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ON FAITH & MEDIA View Comments

Wristcutters: A Love Story

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Source: Catholic News Service

Gritty, downbeat drama set in a purgatorial afterlife for suicides, three of whom -- a young slacker (Patrick Fugit) in search of the girlfriend (Leslie Bibb) for whose sake he killed himself, a young woman (Shannyn Sossamon) who insists she is there by mistake, and a Russian musician (Shea Whigham) whose entire family took their own lives -- become friends on a road trip during which they encounter the leader of a commune (Tom Waits) and a self-proclaimed messiah (Will Arnett). Writer-director Goran Dukic's film is engaging for the first 15 minutes or so, after which, despite its welcome stance against suicide, it becomes random, visually uncomfortable and ultimately stupefying. Brief upper female nudity, much rough and crude language, some crass language, four uses of profanity, graphic wounds, blood and a suicide theme. The USCCB Office for Film & Broadcasting classification is L -- limited adult audience, films whose problematic content many adults would find troubling. The Motion Picture Association of America rating is R -- restricted. Under 17 requires accompanying parent or adult guardian.



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Visitation: This is a fairly late feast, going back only to the 13th or 14th century. It was established widely throughout the Church to pray for unity. The present date of celebration was set in 1969 in order to follow the Annunciation of the Lord (March 25) and precede the Nativity of John the Baptist (June 24).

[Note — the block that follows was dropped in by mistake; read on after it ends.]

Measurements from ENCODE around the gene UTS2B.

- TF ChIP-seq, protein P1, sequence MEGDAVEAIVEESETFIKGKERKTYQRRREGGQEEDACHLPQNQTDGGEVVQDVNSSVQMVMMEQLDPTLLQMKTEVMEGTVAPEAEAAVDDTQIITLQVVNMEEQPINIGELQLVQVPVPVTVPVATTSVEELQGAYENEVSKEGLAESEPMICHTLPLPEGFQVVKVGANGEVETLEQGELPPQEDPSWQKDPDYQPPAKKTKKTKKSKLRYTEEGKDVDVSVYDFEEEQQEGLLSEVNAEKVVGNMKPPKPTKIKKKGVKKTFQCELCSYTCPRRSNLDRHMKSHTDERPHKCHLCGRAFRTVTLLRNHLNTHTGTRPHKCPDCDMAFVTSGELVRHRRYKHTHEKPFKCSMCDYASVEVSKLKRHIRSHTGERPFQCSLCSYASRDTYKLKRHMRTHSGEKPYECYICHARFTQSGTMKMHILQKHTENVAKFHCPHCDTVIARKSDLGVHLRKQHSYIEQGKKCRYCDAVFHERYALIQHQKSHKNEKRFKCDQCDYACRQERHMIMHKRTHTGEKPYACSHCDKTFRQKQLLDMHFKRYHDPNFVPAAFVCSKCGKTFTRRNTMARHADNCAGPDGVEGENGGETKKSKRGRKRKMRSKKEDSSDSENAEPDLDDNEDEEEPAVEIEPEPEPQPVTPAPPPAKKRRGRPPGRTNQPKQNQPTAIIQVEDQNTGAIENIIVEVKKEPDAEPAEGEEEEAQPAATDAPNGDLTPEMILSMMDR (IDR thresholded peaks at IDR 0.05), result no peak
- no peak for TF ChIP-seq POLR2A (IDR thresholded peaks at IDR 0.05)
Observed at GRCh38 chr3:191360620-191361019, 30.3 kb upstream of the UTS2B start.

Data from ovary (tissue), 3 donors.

<p>Like most feasts of Mary, it is closely connected with Jesus and his saving work. The more visible actors in the visitation drama (see Luke 1:39-45) are Mary and Elizabeth. However, Jesus and John the Baptist steal the scene in a hidden way. Jesus makes John leap with joy—the joy of messianic salvation. Elizabeth, in turn, is filled with the Holy Spirit and addresses words of praise to Mary—words that echo down through the ages. </p><p>It is helpful to recall that we do not have a journalist’s account of this meeting. Rather, Luke, speaking for the Church, gives a prayerful poet’s rendition of the scene. Elizabeth’s praise of Mary as “the mother of my Lord” can be viewed as the earliest Church’s devotion to Mary. As with all authentic devotion to Mary, Elizabeth’s (the Church’s) words first praise God for what God has done to Mary. Only secondly does she praise Mary for trusting God’s words. </p><p>Then comes the Magnificat (Luke 1:46-55). Here Mary herself (like the Church) traces all her greatness to God.</p> American Catholic Blog Someone once told Pope Francis that his words had inspired him to give a lot more to the poor. Pope Francis’s response was to challenge the man not to just give money, but to roll up his sleeves, get his hands dirty, and actually reach out and help.

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